B.C.’s COVID-19 caseload continues to spike, as health officials announced 800 new cases of COVID-19 and five more deaths on Thursday.
It’s the highest single-day total for cases so far this year — B.C. hasn’t seen numbers above 800 since Dec. 2. The rolling seven-day average of new cases is now up 25 per cent over the last eight days.
In a written statement, Provincial Health Officer Dr. Bonnie Henry and Health Minister Adrian Dix put the number of hospitalized patients at 306 people, 79 of whom are in intensive care.
There are currently 5,856 active cases of coronavirus in the province, the highest total since Jan. 8.
The news comes just hours after provincial officials loosened restrictions for visitors to long-term care homes and made temporary allowances for indoor religious services.
“While this is encouraging news, in parallel we have also seen a notable spike in the number of new cases, especially amongst those 19 to 39 years of age. This tells us some people are taking on more risk for themselves and their loved ones than what is safe right now,” Henry and Dix said in the written statement.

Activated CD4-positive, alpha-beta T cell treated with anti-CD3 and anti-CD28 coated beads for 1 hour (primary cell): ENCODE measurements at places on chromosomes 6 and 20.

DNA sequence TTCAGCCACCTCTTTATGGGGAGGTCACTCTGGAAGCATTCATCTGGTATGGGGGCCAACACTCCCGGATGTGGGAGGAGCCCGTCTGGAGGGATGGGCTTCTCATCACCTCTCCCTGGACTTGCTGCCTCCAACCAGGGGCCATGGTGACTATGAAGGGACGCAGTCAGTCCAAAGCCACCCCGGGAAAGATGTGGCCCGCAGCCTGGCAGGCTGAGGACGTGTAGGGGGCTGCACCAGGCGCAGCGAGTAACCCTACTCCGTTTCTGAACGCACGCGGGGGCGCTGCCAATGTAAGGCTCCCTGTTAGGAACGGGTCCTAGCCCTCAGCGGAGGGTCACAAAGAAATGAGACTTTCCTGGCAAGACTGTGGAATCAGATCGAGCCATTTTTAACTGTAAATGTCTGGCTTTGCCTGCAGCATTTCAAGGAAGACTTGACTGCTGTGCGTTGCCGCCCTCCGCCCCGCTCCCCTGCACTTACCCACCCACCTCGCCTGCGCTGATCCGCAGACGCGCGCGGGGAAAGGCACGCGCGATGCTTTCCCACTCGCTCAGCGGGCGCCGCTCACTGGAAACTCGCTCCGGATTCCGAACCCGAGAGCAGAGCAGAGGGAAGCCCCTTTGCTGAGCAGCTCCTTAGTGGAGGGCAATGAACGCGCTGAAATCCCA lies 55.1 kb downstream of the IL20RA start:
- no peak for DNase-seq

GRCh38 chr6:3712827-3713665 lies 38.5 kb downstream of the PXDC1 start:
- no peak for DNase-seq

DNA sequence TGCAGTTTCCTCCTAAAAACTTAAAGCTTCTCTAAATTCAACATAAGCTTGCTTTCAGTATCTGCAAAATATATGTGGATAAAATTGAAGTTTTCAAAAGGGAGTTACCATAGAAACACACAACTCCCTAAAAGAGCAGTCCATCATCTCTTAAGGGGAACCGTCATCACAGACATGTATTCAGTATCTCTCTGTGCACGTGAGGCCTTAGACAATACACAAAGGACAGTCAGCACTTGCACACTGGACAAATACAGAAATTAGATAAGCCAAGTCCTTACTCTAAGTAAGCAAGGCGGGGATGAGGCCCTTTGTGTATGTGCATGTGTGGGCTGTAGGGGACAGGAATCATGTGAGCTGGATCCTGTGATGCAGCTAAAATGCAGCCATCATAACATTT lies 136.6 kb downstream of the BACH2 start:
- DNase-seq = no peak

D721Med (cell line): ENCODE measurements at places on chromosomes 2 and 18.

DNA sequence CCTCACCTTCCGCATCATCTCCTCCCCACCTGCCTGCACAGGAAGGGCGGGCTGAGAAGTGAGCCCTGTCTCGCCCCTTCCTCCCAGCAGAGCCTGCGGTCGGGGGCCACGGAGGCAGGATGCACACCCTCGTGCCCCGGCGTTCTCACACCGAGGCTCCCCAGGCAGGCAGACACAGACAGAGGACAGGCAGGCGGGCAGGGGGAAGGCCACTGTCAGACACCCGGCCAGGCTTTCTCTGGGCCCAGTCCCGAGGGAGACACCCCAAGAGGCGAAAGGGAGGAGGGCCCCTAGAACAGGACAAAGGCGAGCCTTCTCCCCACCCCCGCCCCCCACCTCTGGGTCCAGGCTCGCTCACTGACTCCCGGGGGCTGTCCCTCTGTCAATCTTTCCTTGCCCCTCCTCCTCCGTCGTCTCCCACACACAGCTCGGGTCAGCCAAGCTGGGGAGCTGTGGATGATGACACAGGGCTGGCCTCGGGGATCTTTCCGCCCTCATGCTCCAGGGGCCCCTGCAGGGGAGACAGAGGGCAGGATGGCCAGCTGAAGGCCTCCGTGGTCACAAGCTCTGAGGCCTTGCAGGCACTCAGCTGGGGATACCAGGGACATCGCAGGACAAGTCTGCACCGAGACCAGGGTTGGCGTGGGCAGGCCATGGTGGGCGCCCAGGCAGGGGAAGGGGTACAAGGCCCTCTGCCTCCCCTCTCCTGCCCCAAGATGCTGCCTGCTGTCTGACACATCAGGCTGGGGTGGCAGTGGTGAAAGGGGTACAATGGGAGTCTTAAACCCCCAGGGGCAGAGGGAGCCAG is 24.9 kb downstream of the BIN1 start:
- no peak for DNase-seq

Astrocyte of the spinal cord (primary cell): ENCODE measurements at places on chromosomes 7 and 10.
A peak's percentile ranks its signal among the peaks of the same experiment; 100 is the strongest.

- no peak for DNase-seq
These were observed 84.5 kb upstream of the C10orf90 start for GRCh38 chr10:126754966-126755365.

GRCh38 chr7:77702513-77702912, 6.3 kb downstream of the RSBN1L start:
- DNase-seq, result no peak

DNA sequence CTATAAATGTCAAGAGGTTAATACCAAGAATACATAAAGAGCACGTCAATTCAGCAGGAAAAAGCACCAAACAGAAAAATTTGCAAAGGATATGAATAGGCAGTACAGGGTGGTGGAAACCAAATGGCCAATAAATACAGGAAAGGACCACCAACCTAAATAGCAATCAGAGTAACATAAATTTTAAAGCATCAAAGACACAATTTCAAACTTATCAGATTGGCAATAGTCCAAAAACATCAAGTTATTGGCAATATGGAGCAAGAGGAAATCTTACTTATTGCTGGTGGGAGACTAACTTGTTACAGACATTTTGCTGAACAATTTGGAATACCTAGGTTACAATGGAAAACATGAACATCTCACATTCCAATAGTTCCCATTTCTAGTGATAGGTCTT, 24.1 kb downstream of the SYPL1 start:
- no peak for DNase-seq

“We remind everyone that although some outside activities are allowed, we must keep going with our protective layers.”
The vast majority of the new cases announced Thursday are located in the Lower Mainland — about 80 per cent were in the Fraser Health and Vancouver Coastal Health regions.
Another 191 cases of variants of concern have been identified, bringing the total in B.C. to date to 1,772 cases. That includes 1,549 cases of the variant first seen in the U.K., 176 cases of the variant first seen in Brazil and 47 of the variant first seen in South Africa.
Public health monitoring is now monitoring 9,964 people across B.C. who are in self-isolation because of COVID-19 exposure.
A total of 87,351 people who tested positive for the virus have recovered, while 1,446 people in B.C. have lost their lives to COVID-19 since the pandemic began.
B.C. recorded one new outbreak at Chilliwack General Hospital.
So far, 610,671 doses of COVID-19 vaccine have been administered, with 87,212 of those being second doses. Vaccine appointments are now being booked for those over the age of 75, as well as Indigenous people over the age of 55.